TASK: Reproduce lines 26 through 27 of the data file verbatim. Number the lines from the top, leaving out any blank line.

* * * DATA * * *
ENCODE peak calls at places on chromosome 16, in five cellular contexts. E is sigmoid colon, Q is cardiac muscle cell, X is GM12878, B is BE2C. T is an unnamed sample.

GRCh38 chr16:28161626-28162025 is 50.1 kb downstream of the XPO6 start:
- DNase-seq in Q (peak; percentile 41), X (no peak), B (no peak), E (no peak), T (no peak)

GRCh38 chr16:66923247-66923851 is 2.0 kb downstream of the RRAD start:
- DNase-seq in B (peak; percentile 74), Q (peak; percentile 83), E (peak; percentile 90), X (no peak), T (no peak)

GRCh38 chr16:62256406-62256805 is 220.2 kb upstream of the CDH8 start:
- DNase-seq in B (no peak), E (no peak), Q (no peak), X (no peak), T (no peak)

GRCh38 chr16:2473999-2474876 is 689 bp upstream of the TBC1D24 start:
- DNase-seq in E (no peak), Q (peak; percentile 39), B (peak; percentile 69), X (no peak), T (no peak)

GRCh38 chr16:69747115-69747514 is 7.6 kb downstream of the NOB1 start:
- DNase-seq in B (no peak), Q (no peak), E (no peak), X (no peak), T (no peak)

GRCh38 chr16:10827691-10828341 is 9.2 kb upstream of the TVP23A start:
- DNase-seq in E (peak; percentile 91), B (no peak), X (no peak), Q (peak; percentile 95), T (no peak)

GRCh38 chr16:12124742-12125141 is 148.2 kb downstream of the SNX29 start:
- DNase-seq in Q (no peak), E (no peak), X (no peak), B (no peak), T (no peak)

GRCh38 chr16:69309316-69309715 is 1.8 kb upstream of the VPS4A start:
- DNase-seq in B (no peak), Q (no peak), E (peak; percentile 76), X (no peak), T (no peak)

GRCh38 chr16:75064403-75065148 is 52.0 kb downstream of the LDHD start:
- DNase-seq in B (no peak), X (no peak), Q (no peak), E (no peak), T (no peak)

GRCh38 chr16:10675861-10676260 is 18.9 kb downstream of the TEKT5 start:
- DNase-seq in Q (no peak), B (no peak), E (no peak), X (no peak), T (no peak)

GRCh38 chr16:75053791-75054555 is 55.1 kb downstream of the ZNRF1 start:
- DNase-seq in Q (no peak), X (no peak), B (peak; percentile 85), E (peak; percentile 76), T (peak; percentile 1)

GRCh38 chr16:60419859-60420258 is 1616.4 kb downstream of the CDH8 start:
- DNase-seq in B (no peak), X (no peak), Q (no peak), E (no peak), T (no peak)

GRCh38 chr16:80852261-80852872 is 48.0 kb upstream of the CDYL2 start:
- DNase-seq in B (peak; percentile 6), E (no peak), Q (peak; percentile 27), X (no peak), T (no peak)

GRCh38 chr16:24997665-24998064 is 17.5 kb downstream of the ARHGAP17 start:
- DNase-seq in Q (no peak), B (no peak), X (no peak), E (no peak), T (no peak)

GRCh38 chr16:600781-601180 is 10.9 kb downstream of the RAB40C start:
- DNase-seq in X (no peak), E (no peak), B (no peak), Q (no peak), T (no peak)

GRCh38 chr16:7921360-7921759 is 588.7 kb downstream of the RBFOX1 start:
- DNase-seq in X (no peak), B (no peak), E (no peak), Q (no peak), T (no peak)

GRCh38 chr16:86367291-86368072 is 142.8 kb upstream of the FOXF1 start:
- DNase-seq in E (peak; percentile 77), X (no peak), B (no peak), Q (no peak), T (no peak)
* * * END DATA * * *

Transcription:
GRCh38 chr16:80852261-80852872 is 48.0 kb upstream of the CDYL2 start:
- DNase-seq in B (peak; percentile 6), E (no peak), Q (peak; percentile 27), X (no peak), T (no peak)